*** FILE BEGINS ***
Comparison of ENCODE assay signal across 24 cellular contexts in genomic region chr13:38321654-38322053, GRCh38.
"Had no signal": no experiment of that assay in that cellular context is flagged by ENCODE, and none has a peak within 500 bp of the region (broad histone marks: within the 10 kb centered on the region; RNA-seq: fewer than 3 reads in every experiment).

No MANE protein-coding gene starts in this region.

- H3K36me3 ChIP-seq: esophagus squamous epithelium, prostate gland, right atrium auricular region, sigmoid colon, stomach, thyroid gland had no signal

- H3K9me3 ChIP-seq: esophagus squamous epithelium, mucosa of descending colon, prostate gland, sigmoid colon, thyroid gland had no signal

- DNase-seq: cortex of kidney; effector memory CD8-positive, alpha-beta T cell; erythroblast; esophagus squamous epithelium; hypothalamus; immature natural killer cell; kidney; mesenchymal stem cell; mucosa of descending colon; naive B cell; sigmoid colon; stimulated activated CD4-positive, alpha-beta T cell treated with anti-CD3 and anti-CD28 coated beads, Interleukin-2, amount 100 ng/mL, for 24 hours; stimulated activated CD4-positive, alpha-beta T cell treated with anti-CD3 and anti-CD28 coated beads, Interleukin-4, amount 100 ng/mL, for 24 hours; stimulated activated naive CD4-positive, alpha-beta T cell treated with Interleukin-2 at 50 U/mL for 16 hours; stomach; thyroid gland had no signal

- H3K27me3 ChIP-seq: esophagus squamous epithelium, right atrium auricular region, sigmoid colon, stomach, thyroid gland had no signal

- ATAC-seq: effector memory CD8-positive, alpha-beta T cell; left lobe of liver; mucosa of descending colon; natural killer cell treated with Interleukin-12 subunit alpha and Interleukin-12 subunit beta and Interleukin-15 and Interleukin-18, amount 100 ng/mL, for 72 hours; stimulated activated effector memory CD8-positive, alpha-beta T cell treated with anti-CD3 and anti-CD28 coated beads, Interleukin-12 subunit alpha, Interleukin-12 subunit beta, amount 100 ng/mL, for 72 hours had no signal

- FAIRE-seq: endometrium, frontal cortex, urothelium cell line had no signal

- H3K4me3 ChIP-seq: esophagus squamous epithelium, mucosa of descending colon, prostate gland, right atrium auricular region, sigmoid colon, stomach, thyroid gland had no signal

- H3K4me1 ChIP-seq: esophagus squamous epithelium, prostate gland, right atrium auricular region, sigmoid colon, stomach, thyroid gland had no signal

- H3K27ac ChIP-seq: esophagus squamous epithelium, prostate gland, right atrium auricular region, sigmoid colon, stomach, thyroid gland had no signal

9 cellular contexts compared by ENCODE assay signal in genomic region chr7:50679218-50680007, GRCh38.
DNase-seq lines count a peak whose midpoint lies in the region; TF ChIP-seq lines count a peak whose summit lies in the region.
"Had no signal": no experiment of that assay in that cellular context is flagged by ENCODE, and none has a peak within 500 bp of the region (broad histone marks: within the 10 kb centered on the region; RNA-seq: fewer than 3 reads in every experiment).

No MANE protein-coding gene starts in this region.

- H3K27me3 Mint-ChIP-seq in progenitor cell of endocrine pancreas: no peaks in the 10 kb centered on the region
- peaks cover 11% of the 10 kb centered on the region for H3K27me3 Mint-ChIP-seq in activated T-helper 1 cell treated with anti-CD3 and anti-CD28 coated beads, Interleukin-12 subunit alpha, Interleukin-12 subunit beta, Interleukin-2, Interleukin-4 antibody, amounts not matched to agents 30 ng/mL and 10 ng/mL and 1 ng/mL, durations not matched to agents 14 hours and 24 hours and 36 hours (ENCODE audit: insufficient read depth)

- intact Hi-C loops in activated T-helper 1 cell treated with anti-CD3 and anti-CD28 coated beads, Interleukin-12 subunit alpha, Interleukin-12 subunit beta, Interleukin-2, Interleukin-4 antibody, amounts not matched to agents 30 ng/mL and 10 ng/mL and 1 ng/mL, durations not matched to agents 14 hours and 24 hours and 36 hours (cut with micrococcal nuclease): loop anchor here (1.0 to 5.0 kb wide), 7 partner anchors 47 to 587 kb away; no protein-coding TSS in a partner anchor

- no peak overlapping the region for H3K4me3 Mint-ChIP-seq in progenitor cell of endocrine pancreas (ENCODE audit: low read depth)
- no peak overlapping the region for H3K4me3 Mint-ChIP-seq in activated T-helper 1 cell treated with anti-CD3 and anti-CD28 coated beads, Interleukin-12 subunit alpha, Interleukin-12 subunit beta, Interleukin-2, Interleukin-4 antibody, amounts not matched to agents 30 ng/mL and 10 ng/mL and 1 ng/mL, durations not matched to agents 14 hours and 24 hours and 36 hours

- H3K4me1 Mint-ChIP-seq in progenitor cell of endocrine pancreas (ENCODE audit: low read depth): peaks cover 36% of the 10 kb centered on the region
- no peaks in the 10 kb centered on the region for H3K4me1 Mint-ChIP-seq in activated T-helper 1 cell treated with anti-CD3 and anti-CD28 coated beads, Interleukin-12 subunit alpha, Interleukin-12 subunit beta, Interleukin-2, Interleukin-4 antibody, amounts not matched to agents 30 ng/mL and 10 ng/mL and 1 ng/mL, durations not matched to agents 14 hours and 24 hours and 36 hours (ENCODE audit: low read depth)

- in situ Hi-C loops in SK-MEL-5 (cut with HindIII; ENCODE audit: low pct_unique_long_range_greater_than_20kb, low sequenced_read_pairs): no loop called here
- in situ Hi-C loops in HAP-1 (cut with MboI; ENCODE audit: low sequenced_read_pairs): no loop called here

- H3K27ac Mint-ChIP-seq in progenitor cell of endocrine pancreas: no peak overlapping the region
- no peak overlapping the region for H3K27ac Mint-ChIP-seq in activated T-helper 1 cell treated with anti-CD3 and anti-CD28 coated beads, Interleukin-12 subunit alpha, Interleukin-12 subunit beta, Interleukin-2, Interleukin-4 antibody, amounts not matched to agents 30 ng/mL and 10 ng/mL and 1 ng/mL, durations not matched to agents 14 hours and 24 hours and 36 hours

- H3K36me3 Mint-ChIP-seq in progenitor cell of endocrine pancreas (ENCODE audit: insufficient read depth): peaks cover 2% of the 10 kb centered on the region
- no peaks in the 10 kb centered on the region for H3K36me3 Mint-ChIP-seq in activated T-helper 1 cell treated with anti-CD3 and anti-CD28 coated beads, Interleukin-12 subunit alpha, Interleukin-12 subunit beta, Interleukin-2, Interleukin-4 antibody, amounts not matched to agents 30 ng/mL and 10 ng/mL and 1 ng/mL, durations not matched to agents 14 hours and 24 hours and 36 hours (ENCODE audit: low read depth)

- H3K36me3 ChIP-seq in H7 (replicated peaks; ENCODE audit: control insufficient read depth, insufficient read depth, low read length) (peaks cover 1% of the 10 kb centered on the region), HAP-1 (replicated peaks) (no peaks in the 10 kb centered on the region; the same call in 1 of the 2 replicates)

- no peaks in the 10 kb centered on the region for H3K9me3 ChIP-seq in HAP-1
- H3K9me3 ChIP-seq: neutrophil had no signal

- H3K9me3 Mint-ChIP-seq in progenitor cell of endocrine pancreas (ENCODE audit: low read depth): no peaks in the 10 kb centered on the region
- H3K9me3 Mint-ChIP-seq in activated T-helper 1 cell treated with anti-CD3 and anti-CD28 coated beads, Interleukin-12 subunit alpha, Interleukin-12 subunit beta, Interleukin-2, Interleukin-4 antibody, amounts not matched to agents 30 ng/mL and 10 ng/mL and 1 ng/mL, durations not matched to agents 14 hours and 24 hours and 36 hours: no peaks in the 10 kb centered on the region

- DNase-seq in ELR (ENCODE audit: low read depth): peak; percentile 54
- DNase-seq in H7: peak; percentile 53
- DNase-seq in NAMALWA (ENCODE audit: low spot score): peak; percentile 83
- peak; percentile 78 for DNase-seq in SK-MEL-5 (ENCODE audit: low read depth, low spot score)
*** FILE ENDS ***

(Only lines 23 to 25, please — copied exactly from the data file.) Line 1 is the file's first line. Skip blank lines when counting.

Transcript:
- no peaks in the 10 kb centered on the region for H3K4me1 Mint-ChIP-seq in activated T-helper 1 cell treated with anti-CD3 and anti-CD28 coated beads, Interleukin-12 subunit alpha, Interleukin-12 subunit beta, Interleukin-2, Interleukin-4 antibody, amounts not matched to agents 30 ng/mL and 10 ng/mL and 1 ng/mL, durations not matched to agents 14 hours and 24 hours and 36 hours (ENCODE audit: low read depth)

- in situ Hi-C loops in SK-MEL-5 (cut with HindIII; ENCODE audit: low pct_unique_long_range_greater_than_20kb, low sequenced_read_pairs): no loop called here
- in situ Hi-C loops in HAP-1 (cut with MboI; ENCODE audit: low sequenced_read_pairs): no loop called here